Dave Beck, Remco Peters, Gemma Bridge, Francis Poitier, Ben Pearson

Modern welfare in the United Kingdom is a universal (dis)credit to Beveridge. Is it time for a basic income?

  • Public Administration
  • Sociology and Political Science
  • Development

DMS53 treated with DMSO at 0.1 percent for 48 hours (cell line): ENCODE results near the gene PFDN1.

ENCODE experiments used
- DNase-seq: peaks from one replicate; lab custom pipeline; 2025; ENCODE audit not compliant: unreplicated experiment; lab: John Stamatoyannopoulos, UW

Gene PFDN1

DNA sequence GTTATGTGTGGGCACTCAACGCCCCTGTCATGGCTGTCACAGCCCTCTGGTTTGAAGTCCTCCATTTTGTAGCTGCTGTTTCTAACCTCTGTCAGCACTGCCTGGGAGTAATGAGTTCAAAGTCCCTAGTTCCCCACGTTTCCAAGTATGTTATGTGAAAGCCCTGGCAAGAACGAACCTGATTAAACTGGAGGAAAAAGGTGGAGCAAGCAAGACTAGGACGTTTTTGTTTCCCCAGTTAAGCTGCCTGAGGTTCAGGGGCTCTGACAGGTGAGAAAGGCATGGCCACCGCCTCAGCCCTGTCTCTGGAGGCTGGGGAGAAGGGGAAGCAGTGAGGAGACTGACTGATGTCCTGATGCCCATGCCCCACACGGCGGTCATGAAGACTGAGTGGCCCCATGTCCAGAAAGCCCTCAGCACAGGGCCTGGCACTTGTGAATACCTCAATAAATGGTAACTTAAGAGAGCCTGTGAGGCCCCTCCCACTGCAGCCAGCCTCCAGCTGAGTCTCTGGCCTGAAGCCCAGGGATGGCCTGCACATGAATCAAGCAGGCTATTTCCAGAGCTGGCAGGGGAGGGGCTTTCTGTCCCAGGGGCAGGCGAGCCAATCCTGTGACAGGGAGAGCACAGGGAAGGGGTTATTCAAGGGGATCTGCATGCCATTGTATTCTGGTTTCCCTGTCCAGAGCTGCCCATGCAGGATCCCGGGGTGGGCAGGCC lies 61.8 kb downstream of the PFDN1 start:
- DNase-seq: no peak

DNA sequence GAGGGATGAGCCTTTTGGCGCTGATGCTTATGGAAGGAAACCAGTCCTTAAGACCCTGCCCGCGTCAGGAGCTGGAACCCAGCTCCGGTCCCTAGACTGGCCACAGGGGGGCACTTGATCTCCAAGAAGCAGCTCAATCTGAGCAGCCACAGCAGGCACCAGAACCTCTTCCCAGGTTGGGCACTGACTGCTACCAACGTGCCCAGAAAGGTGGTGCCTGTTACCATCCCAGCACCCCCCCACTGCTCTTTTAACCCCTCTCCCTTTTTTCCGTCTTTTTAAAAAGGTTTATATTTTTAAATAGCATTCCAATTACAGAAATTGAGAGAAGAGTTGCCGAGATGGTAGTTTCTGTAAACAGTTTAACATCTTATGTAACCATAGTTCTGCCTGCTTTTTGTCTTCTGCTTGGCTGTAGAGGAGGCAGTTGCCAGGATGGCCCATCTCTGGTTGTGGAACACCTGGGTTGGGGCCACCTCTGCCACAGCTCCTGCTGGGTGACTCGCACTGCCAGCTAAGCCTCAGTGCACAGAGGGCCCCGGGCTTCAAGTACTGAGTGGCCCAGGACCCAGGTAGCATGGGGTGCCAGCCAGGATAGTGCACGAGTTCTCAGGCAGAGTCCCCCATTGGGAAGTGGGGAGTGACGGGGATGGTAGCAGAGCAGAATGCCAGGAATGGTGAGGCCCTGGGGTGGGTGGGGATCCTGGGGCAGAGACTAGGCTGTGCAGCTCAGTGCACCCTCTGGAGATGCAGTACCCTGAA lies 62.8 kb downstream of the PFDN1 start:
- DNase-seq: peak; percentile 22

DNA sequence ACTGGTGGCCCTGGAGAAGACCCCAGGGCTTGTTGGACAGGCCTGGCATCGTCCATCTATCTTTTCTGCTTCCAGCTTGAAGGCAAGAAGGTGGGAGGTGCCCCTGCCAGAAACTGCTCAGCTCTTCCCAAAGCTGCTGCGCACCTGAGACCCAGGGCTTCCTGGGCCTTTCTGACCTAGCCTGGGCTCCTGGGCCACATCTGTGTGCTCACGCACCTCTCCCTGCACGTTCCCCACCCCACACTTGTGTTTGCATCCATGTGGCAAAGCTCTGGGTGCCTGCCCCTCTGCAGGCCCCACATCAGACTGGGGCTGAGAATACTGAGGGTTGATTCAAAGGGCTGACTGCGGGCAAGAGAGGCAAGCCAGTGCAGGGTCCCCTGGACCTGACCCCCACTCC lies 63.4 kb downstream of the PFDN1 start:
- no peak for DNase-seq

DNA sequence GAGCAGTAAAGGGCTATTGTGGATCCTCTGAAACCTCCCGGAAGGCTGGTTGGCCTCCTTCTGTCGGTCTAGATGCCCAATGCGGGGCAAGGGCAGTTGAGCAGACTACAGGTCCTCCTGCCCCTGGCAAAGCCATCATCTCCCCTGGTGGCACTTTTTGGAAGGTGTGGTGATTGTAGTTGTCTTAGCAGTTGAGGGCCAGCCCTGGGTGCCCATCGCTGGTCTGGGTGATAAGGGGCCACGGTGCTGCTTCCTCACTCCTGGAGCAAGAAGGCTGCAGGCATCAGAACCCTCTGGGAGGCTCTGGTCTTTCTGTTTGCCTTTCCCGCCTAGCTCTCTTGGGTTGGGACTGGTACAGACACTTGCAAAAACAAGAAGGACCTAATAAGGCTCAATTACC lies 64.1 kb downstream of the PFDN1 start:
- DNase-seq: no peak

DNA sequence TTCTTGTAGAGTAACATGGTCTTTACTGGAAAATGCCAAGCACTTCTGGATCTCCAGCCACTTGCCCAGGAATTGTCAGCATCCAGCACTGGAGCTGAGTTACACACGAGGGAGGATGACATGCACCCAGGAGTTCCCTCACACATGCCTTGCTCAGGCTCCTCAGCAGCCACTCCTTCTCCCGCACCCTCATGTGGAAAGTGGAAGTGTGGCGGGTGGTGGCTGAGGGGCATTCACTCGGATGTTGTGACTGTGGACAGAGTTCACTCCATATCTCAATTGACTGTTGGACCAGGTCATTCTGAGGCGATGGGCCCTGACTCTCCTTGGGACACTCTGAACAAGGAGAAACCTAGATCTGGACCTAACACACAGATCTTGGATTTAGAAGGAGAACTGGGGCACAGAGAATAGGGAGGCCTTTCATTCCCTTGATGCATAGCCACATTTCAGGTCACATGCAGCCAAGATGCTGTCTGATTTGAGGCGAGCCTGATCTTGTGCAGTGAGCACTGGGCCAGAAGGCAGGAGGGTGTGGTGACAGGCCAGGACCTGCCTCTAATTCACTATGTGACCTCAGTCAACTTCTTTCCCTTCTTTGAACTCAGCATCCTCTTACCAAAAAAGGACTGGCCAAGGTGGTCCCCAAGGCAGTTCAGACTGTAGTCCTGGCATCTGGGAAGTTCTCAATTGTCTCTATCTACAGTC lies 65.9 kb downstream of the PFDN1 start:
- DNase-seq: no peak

AbstractUniversal Credit signalled a revolution in the delivery and costs of welfare provisioning. UC aimed to reduce spending on welfare, but in doing so now threatens the stability of a functioning and cohesive society. Over recent years, and most notably during the COVID‐19 pandemic, it has become ever clearer that adequate social security is vital to the functioning of society, as well as to the health and well‐being of the population. Yet this period has also served to highlight the fragility and insufficiency of welfare in the United Kingdom. This article explores how the current welfare crisis, is associated with UC. In this article, we also consider the uncertainty that UC has created in most recipients. We argue that there are other ways to support the most vulnerable in society, and that we are now at that critical juncture in needing to make significant change. Universal Basic Income (UBI) offers one such alternative by offering stable, individual, non‐means tested, and unconditional money transfers, to all citizens. Over the last decade, there have been multiple experiments around the world trialling basic income, each of which has a specific focus, or target population, as different elements of a UBI were scrutinised. In this article, we reflect upon what we consider to be the potential shortcomings of the current welfare system in the United Kingdom as a move away from its origin, arguing that the United Kingdom is now primed for UBI to be considered a fair and legitimate way to provide social security.

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